[29 June 2007]
PopMatters Contributing Editor
For those who expressed trepidation upon news that the New Pornographers were replacing the much-loved Neko Case with Carl Newman’s niece Kathryn Calder while touring, all doubts were thrown by the wayside when young Ms. Calder proved to be an exceptional fill-in, holding her own on such Neko standards as “Letter from an Occupant” and “All for Swinging You Around”. Calder’s tenure as a member of the band has gone on to benefit her other band, Immaculate Machine, which has become a regular opening band for its labelmates. Better yet, though, after initially attracting a small indie audience with its innocuous blend of polite vocal hooks and inoffensive arrangements, the Victoria, British Columbia, trio is now making a serious stab at a substantial piece of the Canadian indie pop pie thanks to a bold third album that draws a great deal of influence from Uncle Carl.
While the band’s previous efforts were never short of ebullient performances and the layered vocal harmonies of co-vocalists Calder (keyboards), Brooke Gallupe (guitar), and Luke Kozlowski (drums), songs like “Broken Ships”, “On/Off”, and “So Cynical” struggled to find those brilliant little hooks that the Pornographers make seem so effortless, and ended up sounding tentative and slightly forced as a result. A couple years of touring with Canada’s greatest pop export seems to have paid off in a big way, though, as Immaculate Machine’s Fables has hooks aplenty, delivered by a band that sounds tighter and more confident than it ever has before.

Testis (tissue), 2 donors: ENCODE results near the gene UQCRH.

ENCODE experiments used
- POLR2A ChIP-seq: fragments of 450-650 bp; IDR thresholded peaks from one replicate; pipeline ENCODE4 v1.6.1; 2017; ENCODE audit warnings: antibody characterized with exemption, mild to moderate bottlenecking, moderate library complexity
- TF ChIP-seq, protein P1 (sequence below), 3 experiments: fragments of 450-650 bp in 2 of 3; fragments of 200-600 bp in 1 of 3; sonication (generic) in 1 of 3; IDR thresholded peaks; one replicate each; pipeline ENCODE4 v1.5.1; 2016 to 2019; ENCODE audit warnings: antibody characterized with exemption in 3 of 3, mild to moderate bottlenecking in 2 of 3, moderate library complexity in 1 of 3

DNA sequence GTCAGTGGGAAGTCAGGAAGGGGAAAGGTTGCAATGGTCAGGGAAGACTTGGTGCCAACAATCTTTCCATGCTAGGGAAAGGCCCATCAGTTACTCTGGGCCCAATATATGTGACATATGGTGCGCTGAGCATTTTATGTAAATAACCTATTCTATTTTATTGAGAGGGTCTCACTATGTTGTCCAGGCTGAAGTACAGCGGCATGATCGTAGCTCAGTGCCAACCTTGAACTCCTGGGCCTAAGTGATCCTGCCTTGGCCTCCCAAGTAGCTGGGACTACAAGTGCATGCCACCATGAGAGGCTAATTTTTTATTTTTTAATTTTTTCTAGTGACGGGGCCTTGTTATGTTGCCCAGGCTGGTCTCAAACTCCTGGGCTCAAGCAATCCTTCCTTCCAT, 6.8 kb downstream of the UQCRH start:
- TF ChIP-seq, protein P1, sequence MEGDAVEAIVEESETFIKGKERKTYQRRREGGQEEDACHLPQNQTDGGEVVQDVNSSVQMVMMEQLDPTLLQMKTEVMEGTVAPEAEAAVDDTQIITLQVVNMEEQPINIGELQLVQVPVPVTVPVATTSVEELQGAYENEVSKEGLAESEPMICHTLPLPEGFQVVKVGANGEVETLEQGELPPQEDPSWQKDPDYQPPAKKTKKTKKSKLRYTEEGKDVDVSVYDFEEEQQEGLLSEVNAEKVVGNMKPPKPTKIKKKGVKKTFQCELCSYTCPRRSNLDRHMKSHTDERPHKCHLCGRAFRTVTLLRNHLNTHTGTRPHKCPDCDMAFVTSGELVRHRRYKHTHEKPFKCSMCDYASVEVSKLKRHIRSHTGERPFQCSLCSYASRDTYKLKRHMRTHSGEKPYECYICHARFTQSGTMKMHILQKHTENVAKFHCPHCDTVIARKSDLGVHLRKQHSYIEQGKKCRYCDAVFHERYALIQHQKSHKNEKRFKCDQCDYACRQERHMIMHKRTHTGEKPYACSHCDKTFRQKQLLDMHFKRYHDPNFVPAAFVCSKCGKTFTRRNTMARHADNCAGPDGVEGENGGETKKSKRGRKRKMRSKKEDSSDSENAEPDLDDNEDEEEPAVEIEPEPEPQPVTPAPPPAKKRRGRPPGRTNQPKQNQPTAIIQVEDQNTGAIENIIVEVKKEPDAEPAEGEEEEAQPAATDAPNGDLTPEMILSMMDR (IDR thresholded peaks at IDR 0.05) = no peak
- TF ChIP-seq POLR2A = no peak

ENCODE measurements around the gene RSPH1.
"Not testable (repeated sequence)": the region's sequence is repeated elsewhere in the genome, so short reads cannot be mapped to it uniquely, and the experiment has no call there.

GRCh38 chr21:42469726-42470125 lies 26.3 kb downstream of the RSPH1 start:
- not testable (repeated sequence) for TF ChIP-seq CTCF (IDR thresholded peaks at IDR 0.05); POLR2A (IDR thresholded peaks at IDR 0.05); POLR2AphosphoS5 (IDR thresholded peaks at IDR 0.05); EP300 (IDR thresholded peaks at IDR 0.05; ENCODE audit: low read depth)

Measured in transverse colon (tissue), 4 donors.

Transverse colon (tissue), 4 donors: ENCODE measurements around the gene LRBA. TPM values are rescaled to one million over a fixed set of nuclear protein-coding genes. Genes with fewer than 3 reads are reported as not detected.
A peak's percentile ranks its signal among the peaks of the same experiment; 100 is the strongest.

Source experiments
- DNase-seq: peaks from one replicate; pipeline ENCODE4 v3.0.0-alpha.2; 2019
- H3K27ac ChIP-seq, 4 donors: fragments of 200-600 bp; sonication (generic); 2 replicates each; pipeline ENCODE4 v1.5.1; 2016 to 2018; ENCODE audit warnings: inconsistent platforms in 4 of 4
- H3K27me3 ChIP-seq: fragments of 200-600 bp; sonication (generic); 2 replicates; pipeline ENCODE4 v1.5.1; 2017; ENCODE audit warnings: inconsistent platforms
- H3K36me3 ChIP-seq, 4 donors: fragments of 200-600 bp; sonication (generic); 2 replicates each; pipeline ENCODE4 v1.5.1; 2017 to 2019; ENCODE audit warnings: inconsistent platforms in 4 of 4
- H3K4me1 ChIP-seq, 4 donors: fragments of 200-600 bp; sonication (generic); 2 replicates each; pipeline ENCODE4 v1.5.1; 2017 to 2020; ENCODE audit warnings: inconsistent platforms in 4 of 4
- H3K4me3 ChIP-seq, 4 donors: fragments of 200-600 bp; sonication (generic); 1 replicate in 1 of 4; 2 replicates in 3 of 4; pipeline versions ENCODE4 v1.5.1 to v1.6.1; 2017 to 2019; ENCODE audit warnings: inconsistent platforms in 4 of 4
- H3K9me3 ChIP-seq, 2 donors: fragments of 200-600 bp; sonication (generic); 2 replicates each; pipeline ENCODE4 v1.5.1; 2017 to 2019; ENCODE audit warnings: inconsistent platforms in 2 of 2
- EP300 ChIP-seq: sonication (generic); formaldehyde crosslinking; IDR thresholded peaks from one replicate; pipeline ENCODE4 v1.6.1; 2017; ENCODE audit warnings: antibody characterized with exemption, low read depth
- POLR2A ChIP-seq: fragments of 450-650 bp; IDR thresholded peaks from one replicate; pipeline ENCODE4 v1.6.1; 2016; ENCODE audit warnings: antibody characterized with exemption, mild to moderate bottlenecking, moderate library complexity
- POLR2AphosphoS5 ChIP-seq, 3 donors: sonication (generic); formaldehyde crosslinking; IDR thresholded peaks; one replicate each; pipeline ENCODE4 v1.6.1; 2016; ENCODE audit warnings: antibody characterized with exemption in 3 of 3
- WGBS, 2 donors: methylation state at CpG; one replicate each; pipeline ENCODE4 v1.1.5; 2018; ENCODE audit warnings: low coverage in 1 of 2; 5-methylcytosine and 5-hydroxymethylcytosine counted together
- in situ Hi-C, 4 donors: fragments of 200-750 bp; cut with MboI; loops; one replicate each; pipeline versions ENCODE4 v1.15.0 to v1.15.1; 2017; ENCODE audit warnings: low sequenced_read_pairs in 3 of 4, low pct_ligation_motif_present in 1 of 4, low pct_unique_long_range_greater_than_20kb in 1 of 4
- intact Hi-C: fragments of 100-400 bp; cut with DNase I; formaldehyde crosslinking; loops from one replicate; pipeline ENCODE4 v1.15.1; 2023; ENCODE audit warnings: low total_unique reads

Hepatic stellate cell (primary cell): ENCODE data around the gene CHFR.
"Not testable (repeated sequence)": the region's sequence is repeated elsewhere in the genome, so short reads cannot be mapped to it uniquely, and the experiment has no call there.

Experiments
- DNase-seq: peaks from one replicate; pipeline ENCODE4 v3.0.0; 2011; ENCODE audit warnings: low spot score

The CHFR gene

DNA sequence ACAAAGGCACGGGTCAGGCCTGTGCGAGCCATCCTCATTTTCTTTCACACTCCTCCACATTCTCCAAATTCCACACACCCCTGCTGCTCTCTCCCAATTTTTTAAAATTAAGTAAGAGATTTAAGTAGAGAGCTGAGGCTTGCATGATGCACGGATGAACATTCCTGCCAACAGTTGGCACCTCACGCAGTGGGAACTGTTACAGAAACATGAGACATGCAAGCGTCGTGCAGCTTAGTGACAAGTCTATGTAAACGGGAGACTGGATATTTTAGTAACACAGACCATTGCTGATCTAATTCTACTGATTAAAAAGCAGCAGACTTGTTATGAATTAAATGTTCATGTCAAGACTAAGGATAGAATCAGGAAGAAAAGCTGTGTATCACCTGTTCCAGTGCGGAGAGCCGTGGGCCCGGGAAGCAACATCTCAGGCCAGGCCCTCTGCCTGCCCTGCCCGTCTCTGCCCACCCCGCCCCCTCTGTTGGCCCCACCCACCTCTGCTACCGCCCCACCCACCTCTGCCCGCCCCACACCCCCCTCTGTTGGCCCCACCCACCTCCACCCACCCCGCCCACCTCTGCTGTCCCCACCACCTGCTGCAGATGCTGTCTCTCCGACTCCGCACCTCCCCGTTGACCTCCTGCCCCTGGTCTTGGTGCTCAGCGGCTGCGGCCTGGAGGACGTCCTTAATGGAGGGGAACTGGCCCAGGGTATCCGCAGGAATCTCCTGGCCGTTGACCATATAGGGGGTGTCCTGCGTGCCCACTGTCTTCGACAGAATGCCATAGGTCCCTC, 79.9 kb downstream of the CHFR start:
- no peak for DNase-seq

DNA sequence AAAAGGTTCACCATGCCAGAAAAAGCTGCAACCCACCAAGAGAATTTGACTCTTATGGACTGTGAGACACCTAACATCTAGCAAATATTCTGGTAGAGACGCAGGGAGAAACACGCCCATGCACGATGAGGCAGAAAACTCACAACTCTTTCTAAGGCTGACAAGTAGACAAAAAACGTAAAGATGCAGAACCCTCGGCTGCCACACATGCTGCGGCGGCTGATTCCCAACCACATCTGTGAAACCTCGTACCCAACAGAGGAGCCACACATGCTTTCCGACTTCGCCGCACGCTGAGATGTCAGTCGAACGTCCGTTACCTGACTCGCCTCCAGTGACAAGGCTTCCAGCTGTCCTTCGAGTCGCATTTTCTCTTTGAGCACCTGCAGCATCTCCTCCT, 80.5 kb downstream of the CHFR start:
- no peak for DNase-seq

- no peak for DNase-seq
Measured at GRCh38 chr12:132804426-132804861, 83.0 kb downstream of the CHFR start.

Like Newman’s best moments, the lyrics to snappy opening track “Jarhand” are decidedly ambiguous, but the song boasts a melody that’s as effervescent as it is incessant, not to mention an inexplicable pub chant led by (again, inexplicably) Franz Ferdinand singer Alex Kapranos and UK band the Cribs, making it one of those great little songs we all sing along to, even though we have no idea what they’re going on about. Calder’s voice soars on the track. Conversely, she heads in a completely opposite direction on the lovely “Blinding Light”, singing tenderly over the rippling tones of a Rhodes piano. It’s no question that Calder’s voice is the band’s greatest asset, and the album is as its best when she’s front and center. “Northeastern Wind” is an excellent sketch of life on the road, Gallup adding melodic fills and discordant drones as Calder croons with an entrancing combination of wistfulness and exhaustion, adding wry little prairie-referencing asides such as, “I’ve never been so glad to see Regina before”. The languid “Roman Statues” has her spouting cryptic conversational excerpts, but sells it with her gentle vocal delivery.
Gallupe manages to hold his own well on the urgent, nervous “Pocket”, straining his voice like Hot Hot Heat’s Steve Bays, and his vocal collaboration with Kozlowski is effective on “Small Talk”, but every time Calder enters the fray, it’s like sunlight suddenly emerging from behind the clouds. Consequently, the boy-girl duets are especially successful. The contagious “Dear Confessor” continues in the same West Coast indie pop mold as “Jarhand”, Calder and Gallupe offsetting each other nicely. Gallupe’s guitar adds some heft to the darker “Old Flame”, underscored by Kozlowski’s fluid drum fills before the song veers off in a very Franz Ferdinand-like bridge midway through. “Nothing Ever Happens” is a perceptive look at smalltown life, but its lyrical ennui is offset by a disarmingly upbeat arrangement, Calder and Gallupe making the chorus of “Nothing ever happens in my town” sound exalting. Meanwhile, “C’mon Sea Legs” manages to sound downright poignant as it builds to a grandiose, cinematic climax.
Produced by the ubiquitous Vancouver duo of Dave Carswell and John Collins, and containing string arrangements by the similarly ubiquitous session player/scorer Owen Pallett, Immaculate Machine’s Fables is the assured step forward many of us had been hoping from the band, a consistent album with enough catchy songs to make the rest of the indie pop world envious. For those who find the New Pornographers’ Challengers too understated, they had best seek this mighty fine disc out.